When MGM expressed interest in signing Elizabeth Taylor, its rival, Universal Studios, made her mother an offer. Mrs. Taylor accepted the latter opportunity and signed Elizabeth to a seven-year contract. However, the studio’s casting director wasn’t optimistic about the child’s chance for stardom. “The kid has nothing,” he complained after he’d seen her screen test. “Her eyes are too old, [and] she doesn’t have the face of a child.” She was no Shirley Temple or Judy Garland.
Her contract didn’t last seven years. It was over in one. During the time that she worked for Universal, she was in only one movie, her first, Man or Mouse(1942). It was later renamed There’s One Born Every Minute.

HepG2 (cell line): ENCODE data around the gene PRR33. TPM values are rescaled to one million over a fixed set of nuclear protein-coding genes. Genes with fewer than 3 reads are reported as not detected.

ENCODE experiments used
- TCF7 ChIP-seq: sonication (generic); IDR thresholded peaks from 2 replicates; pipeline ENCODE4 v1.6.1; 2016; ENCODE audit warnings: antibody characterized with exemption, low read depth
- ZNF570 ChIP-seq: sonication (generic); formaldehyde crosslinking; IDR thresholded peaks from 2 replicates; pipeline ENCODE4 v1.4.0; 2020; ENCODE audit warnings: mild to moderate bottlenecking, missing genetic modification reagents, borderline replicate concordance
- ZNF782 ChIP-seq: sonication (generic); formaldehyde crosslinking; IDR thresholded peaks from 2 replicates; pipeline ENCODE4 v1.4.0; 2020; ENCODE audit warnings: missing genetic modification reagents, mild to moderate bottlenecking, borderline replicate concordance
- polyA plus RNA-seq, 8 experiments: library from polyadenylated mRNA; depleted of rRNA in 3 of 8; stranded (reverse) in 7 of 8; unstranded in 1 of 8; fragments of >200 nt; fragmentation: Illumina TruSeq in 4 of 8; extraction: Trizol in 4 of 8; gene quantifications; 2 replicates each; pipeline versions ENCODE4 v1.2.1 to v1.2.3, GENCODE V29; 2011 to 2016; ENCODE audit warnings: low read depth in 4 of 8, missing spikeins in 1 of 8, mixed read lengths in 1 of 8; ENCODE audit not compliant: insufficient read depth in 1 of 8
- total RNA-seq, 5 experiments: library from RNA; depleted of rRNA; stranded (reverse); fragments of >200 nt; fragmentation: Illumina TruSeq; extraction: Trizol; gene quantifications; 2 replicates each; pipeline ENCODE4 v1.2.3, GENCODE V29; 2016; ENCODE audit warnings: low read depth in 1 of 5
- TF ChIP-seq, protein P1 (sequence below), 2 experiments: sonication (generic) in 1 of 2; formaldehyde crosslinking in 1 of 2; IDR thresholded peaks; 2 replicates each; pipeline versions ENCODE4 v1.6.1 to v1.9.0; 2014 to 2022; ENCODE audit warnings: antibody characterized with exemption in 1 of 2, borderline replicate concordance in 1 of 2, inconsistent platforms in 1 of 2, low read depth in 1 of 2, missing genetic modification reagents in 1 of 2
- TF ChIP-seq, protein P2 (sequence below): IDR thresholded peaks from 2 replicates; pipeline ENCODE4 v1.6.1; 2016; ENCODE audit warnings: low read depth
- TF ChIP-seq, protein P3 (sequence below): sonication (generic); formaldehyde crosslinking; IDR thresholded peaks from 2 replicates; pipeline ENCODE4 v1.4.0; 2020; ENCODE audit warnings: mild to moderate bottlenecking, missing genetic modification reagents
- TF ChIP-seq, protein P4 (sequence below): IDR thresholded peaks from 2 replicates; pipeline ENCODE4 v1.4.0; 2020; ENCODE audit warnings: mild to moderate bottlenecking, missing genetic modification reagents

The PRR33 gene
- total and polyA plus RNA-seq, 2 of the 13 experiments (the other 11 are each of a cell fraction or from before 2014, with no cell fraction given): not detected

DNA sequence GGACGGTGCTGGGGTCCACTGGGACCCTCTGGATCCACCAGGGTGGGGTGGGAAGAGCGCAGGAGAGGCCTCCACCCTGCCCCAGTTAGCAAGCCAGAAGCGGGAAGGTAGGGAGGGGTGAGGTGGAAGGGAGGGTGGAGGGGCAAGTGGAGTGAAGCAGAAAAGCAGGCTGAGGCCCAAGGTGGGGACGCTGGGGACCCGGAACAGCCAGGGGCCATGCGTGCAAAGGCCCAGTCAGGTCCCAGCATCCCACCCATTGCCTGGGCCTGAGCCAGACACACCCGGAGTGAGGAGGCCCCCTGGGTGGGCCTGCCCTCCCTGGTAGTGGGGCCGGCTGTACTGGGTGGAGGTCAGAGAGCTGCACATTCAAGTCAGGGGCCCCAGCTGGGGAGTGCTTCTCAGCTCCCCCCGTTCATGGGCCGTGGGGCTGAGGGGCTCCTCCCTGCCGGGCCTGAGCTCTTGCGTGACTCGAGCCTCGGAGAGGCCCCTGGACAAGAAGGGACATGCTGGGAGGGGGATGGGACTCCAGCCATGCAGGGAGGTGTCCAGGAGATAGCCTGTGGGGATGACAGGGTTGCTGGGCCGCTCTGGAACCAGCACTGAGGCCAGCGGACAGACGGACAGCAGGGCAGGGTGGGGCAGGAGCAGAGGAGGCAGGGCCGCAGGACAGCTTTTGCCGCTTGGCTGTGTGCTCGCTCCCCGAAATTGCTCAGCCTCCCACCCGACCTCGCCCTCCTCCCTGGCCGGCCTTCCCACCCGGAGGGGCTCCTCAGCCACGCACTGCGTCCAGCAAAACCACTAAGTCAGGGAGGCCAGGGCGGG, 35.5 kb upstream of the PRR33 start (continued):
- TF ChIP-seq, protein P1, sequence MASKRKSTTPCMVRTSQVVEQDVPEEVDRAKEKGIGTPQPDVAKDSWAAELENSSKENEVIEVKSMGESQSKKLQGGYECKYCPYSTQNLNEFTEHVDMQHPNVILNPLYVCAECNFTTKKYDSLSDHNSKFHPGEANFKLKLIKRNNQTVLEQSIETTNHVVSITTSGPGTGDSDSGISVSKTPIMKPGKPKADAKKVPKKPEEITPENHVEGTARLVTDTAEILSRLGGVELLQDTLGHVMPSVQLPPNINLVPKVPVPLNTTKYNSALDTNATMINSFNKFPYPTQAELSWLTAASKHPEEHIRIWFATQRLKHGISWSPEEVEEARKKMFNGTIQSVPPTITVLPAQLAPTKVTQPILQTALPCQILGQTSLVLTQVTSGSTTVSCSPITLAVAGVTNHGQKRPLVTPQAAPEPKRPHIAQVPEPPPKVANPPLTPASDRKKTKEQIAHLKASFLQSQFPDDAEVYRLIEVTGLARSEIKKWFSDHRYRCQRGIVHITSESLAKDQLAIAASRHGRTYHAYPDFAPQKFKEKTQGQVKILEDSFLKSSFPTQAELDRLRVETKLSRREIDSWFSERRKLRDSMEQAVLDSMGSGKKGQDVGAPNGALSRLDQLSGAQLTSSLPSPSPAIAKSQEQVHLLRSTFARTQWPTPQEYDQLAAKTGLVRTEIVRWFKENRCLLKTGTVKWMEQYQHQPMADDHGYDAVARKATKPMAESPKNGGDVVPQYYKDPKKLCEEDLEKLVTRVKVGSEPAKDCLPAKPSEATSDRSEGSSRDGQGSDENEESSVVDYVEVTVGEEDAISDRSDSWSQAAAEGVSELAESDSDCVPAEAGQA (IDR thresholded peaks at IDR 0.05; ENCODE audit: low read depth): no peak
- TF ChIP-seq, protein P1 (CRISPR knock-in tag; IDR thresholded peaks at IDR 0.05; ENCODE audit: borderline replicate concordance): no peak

Elizabeth, then 10, appeared opposite 15-year-old Carl Switzer, who’d played Alfalfa in the Our Gang comedy series. Most of Elizabeth’s time on the film was spent “firing elastic bands at fat ladies’ bottoms.”
Although Elizabeth’s introduction to Hollywood was a dismal failure, it didn’t stop her from becoming an accomplished actress who won Academy Awards, Golden Globe Awards, a Screen Actors’ Guild Award, and numerous other honors.